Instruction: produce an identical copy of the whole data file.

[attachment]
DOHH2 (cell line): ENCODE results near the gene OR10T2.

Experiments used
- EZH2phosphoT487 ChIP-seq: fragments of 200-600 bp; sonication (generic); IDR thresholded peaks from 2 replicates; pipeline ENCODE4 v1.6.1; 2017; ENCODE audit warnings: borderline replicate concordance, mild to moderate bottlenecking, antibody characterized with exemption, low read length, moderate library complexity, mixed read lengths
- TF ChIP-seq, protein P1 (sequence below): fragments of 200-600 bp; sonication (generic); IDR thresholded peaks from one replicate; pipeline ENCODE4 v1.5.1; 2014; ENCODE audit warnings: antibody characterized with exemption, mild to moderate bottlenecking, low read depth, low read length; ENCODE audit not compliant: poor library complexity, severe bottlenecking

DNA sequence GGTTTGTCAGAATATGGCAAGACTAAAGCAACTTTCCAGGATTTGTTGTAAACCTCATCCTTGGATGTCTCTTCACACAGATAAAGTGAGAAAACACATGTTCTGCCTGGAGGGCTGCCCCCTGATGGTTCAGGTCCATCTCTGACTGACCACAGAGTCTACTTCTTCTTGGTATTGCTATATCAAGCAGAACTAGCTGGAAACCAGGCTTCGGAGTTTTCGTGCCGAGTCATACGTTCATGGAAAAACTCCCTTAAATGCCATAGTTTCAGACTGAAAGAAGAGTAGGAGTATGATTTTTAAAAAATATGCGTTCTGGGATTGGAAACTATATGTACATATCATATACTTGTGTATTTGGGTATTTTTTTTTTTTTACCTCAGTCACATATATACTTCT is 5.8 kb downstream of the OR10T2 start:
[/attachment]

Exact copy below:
DOHH2 (cell line): ENCODE results near the gene OR10T2.

Experiments used
- EZH2phosphoT487 ChIP-seq: fragments of 200-600 bp; sonication (generic); IDR thresholded peaks from 2 replicates; pipeline ENCODE4 v1.6.1; 2017; ENCODE audit warnings: borderline replicate concordance, mild to moderate bottlenecking, antibody characterized with exemption, low read length, moderate library complexity, mixed read lengths
- TF ChIP-seq, protein P1 (sequence below): fragments of 200-600 bp; sonication (generic); IDR thresholded peaks from one replicate; pipeline ENCODE4 v1.5.1; 2014; ENCODE audit warnings: antibody characterized with exemption, mild to moderate bottlenecking, low read depth, low read length; ENCODE audit not compliant: poor library complexity, severe bottlenecking

DNA sequence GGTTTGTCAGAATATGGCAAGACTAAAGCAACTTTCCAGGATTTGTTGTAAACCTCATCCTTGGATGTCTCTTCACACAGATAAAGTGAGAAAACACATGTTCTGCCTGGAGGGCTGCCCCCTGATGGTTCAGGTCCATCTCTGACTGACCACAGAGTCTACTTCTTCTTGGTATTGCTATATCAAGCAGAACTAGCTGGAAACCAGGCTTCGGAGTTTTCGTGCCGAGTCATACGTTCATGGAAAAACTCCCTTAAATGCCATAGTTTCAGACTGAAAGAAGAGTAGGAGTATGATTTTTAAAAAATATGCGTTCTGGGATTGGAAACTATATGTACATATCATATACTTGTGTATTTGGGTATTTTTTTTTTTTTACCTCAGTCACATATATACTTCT is 5.8 kb downstream of the OR10T2 start: